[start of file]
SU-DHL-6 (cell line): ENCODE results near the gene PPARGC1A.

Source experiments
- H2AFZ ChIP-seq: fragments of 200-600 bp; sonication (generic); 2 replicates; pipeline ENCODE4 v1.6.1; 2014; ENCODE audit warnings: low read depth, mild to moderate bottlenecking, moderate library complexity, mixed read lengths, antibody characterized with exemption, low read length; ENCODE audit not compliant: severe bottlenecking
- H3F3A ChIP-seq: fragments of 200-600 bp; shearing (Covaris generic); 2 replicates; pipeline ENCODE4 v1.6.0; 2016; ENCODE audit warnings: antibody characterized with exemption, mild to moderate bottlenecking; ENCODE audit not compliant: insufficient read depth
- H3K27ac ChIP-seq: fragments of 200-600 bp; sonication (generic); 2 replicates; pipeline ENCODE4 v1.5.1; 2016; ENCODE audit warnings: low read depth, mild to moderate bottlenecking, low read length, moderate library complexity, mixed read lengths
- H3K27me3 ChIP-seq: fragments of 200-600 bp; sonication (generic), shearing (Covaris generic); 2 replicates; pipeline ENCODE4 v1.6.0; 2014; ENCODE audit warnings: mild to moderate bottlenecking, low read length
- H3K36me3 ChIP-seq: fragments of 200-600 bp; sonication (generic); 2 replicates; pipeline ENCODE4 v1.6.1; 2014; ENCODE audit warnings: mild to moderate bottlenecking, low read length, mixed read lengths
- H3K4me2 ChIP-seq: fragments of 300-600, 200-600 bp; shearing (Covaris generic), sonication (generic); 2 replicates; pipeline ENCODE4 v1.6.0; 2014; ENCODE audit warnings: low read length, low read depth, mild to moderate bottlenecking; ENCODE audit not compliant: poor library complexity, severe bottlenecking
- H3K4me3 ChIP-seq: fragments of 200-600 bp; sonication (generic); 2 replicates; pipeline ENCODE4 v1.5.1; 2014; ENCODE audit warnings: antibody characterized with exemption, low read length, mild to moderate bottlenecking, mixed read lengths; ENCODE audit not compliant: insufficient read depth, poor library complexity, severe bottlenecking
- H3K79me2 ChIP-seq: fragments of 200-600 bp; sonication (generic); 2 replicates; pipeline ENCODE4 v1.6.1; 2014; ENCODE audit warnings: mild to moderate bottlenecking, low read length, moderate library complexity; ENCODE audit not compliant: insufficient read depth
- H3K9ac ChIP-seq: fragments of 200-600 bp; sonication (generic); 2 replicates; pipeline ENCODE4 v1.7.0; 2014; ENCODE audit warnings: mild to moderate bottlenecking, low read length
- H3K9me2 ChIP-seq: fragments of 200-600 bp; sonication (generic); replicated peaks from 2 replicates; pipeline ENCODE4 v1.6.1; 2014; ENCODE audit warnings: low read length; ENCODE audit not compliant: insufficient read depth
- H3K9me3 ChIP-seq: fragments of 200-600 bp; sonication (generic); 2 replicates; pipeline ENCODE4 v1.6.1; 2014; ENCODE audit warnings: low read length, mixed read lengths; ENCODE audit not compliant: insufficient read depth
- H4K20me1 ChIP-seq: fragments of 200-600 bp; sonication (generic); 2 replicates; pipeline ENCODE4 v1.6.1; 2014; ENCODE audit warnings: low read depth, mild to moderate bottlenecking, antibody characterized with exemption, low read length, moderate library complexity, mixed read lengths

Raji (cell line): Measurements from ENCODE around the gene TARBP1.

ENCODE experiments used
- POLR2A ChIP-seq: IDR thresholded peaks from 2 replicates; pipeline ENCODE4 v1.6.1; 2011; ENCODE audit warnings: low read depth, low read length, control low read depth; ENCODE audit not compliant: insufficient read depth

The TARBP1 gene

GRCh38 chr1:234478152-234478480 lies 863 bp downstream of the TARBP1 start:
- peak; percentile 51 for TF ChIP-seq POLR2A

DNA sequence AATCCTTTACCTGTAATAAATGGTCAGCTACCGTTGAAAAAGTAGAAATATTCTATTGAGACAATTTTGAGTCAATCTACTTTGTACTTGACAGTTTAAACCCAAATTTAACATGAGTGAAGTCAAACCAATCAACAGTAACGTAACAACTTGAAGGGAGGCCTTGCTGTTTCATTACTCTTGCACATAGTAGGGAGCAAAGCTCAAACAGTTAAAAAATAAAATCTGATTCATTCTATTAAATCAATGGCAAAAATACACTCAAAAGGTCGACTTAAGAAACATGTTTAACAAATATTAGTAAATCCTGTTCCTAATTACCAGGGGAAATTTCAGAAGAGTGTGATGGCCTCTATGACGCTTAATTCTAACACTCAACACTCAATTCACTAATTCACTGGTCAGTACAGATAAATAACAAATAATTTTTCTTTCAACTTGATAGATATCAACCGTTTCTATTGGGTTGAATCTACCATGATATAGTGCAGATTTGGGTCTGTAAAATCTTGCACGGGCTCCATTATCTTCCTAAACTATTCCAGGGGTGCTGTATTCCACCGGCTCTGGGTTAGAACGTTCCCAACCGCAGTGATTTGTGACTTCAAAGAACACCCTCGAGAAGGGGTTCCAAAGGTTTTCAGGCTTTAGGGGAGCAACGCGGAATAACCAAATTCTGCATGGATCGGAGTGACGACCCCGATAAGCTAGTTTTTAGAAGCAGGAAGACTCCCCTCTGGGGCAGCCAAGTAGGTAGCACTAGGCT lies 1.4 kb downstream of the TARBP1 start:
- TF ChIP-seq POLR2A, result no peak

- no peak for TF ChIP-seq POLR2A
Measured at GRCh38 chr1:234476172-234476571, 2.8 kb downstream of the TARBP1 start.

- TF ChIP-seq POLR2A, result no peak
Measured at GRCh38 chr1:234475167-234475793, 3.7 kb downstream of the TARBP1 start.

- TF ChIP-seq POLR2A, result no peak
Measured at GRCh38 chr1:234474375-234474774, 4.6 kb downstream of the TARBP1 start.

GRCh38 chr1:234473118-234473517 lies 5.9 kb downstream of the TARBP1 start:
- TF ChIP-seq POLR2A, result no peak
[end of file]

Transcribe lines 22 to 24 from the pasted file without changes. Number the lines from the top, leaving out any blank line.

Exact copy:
- TF ChIP-seq POLR2A, result no peak

- no peak for TF ChIP-seq POLR2A
Measured at GRCh38 chr1:234476172-234476571, 2.8 kb downstream of the TARBP1 start.